Review of Sweet Land at Taproot Theatre Company, written by TeenTix Press Corps Member Emily B.!

DANCEMUSICTHEATER BY TEENTIX | JULY 20, 2018 | 12:25 PM

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Hugh Hastings, Michael Winters, Pam Nolte, Molli Corcoran, Tyler Todd Kimmel, Daniel Stoltenberg, April Poland and Chris Shea in Sweet Land, the Musical at Taproot Theatre. Photo by Erik Stuhaug.

The battle cry “Us versus them,”and the brutal labeling accompanying it, is all too familiar today. One might not expect a seemingly simple historical fiction musical to offer a relevant response, yet Taproot Theatre’s Sweet Land does just that with touching, convicting, and joyful power.

Sweet Land tells the story of a young German woman, Inge Altenburg, who travels to Minnesota to marry a man she’s never met, Norwegian Olaf Torvik. But with World War I a recent and painful memory, Olaf’s community condemns the match, delaying the marriage. The events of this waiting period–the challenges faced, relationships built, and lives changed—are the heart of the musical’s story.

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Molli Corcoran and Tyler Todd Kimmel in Sweet Land, the Musical at Taproot Theatre. Photo by Erik Stuhaug.

The piece is a tour de force for Molli Corcoran (Inge) and Tyler Todd Kimmel (Olaf), who carry the story with moving, grounded brilliance. Corcoran’s vocal versatility and acting ability are immediately evident in her introductory song, which clearly establishes both her talent and Inge’s character (kudos to composer Dina Maccabee and lyricist Laurie Flanigan Hegge for the soaring work of storytelling that is the score). The tough, loving, courageous “mail-order bride” Inge is unafraid to be the voice of reason and to act in defiance of “what people will think.” Her “strength, power, and grace” are some of the first things to strike her fiancé. Olaf is a man of few words—yet Kimmel skillfully creates the character through his striking physicality and presence. Long before he has spoken, the audience knows Olaf well, and, in moments when the stage is full of movement and sound, it is the still, shy farmer who draws the audience’s eye. While waiting for the outside approval the community requires before allowing their marriage, Inge and Olaf come to understand and love one another. Their blossoming relationship—conveyed as much through wordless glances and softening physicality as through words—is a joy to watch.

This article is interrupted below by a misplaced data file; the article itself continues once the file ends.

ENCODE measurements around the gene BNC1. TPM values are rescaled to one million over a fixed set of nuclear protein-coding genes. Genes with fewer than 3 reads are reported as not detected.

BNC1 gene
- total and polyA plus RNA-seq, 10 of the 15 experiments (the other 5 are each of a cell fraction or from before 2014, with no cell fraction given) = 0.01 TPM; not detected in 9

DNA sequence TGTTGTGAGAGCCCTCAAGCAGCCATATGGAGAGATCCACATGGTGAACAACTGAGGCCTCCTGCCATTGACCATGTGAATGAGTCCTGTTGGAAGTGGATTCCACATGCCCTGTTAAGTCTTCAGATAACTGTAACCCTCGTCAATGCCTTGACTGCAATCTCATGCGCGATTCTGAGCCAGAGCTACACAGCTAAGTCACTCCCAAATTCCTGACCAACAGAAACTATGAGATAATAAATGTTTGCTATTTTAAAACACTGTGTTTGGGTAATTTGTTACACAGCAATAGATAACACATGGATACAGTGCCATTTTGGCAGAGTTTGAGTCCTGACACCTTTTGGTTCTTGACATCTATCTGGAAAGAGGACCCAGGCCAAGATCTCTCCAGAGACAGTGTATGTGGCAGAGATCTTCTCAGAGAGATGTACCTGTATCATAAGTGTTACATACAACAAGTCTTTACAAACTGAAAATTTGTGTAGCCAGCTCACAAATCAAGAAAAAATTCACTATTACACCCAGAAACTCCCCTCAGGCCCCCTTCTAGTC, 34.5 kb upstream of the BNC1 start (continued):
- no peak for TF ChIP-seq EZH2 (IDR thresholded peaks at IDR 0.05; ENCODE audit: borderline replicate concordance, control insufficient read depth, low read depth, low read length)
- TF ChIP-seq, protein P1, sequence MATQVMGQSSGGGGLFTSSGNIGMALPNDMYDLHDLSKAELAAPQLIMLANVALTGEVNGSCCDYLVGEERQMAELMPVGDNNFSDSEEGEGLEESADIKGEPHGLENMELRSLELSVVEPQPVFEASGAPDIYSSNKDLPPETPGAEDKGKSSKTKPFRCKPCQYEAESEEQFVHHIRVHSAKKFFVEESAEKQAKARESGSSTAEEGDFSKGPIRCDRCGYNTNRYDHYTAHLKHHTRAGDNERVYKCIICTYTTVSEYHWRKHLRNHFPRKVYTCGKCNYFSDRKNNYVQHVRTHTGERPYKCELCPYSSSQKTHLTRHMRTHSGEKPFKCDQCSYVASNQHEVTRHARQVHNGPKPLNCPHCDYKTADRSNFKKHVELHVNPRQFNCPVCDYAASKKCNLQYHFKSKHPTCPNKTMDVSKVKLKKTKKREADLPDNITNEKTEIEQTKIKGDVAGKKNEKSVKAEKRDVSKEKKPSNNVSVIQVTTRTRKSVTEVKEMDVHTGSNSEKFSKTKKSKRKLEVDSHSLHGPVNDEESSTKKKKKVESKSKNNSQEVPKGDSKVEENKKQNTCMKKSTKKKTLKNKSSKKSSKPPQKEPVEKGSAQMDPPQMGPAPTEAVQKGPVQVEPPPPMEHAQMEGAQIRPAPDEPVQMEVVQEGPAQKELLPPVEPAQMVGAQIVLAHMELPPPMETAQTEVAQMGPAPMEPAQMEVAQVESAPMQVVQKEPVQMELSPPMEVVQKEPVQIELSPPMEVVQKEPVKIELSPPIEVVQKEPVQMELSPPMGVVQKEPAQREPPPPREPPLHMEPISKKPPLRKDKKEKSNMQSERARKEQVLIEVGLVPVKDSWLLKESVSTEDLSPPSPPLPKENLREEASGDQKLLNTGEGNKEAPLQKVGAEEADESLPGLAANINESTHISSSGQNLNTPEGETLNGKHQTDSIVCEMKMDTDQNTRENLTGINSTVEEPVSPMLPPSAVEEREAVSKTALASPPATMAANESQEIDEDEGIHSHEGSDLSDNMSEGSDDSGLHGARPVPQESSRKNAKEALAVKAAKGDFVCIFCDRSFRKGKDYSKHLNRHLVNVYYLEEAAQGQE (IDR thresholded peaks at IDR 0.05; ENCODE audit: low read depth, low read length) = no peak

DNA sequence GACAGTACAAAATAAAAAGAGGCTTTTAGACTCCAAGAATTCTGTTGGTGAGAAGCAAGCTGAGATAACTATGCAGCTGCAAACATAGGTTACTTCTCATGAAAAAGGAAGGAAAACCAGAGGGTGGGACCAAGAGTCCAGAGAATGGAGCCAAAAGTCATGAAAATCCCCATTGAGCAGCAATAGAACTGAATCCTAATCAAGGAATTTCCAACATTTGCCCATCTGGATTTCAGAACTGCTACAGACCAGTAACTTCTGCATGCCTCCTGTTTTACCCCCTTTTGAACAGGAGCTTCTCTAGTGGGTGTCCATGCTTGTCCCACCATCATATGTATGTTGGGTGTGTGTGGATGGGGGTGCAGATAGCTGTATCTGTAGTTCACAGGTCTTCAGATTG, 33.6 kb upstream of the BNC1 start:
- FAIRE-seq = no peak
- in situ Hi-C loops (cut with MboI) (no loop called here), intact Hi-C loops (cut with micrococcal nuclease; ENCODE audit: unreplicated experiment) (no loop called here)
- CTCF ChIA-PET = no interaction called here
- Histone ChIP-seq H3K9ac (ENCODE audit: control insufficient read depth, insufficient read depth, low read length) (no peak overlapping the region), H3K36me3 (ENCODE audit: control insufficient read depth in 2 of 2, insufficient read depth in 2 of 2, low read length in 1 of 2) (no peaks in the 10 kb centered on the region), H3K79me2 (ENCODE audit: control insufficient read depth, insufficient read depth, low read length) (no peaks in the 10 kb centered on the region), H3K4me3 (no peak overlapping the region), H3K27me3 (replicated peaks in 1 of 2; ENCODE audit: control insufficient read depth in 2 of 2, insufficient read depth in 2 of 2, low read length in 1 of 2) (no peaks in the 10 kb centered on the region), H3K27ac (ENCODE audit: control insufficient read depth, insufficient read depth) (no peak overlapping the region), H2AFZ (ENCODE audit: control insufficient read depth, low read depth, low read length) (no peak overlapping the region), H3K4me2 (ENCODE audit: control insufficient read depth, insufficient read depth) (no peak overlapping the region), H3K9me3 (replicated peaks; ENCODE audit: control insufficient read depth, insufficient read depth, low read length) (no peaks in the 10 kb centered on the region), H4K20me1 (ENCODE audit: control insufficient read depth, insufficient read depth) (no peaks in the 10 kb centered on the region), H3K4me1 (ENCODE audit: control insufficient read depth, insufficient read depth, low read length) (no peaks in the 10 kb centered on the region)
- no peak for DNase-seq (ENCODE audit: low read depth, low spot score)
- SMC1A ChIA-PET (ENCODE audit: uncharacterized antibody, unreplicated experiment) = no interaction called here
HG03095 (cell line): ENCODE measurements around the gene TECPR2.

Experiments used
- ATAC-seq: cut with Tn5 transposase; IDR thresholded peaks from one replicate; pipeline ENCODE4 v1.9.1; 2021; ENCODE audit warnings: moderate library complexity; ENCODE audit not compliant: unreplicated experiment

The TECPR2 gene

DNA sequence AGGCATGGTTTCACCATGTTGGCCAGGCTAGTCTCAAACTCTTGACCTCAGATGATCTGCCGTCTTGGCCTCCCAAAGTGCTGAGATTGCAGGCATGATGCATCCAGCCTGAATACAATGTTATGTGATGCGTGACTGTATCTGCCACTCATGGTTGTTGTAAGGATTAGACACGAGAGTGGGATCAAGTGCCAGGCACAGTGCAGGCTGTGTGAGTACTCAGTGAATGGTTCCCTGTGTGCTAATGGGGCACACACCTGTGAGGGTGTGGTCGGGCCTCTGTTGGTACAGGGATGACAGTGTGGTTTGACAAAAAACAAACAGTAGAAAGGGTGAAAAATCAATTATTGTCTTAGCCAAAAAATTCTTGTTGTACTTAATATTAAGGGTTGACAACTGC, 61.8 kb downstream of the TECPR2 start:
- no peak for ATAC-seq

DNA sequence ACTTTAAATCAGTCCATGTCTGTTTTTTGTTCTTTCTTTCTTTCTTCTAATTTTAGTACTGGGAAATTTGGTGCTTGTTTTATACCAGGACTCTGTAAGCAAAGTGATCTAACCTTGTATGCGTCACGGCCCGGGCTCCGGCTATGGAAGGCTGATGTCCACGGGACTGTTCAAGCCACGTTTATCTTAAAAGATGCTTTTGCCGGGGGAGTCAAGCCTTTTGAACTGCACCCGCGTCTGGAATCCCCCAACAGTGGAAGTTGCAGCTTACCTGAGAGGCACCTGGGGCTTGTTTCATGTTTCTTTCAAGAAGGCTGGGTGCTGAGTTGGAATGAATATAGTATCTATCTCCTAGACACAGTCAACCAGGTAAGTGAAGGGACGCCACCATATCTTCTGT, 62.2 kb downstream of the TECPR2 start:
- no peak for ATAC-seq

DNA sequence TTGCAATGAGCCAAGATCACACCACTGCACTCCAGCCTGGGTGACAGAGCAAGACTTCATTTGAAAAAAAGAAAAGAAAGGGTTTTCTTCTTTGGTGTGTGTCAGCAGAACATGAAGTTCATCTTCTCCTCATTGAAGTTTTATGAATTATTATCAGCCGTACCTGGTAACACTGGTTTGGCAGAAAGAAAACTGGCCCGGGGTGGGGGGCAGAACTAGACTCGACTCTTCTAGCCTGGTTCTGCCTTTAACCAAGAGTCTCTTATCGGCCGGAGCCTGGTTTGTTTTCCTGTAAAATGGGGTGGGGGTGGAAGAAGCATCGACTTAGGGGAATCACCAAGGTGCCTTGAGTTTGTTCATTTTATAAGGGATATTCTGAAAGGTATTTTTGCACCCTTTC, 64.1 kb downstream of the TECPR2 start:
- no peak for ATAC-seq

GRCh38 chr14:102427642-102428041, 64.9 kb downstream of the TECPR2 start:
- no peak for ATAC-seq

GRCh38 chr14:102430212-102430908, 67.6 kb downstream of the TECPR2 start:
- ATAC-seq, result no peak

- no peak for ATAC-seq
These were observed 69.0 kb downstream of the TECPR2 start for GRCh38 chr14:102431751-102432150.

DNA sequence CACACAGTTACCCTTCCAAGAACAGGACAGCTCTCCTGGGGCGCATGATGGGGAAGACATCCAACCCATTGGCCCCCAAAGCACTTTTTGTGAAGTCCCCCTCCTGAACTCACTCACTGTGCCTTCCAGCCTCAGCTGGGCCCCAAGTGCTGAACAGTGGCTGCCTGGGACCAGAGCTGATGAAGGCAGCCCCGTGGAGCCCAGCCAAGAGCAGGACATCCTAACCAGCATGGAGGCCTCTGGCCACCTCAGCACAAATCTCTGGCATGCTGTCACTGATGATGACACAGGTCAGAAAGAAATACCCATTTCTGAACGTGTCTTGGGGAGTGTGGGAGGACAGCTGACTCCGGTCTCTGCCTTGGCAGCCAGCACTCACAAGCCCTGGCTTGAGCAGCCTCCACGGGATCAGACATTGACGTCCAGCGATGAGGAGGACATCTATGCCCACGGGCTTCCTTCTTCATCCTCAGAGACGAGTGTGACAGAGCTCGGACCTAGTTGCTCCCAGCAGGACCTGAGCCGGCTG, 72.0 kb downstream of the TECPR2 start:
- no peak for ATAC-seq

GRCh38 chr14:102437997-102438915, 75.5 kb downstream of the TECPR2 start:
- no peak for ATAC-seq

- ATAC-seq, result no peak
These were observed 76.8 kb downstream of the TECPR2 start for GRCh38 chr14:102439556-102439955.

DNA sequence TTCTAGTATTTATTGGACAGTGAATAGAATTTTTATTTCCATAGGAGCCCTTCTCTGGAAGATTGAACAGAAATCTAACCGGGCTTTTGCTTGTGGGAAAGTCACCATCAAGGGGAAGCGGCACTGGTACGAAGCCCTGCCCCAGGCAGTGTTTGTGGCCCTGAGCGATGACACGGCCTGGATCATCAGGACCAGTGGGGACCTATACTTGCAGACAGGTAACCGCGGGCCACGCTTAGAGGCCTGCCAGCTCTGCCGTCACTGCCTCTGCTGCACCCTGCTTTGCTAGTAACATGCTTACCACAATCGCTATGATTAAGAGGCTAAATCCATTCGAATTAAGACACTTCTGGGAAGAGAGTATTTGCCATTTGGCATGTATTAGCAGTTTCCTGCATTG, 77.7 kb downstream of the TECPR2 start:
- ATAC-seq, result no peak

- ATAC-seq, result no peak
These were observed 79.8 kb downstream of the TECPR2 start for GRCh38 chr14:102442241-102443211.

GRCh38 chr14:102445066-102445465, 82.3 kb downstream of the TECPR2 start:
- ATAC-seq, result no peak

Brownie and Alvin Frandsen (played by April Poland and Chris Shea,respectively) offer contrasting and complementary enthusiasm, loquaciousness, and levity as they alone support—and are ultimately supported alone by—Inge and Olaf. Notable among the many less supportive members of the community (played by a small but versatile ensemble) is Hugh Hastings as Pastor Sorensen, the minister who refuses to marry Inge and Olaf and who plays a large role in turning the community against the couple. Hastings and the writers of the musical’s book, Perrin Post and Laurie Flanigan Hegge,make this character (who could easily become the stereotypical uber-conservative villain) refreshingly believable, complex, and ultimately redeemable.

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April Poland, Michael Winters, Molli Corcoran, Tyler Todd Kimmel and Chris Shea in Sweet Land, the Musical at Taproot Theatre. Photo by Erik Stuhaug.

A meaningful simplicity pervades the musical: seamless pedestrian choreography by Katy Tabb consistently creates the world of Sweet Land and advances its story. Many unassuming moments are imbued with moving significance by director Karen Lund and her skilled company of actors.

The story of an ancestor immigrating to America to start a new life is a familiar piece of family history for many Americans—but in the context of today’s headlines, an immigrant story bears additional, emotionally charged, potentially divisive significance. The musical connects thoughts on immigrants past and present, as the town’s sudden harsh suspicion of Inge as the foreign “other” is painfully familiar.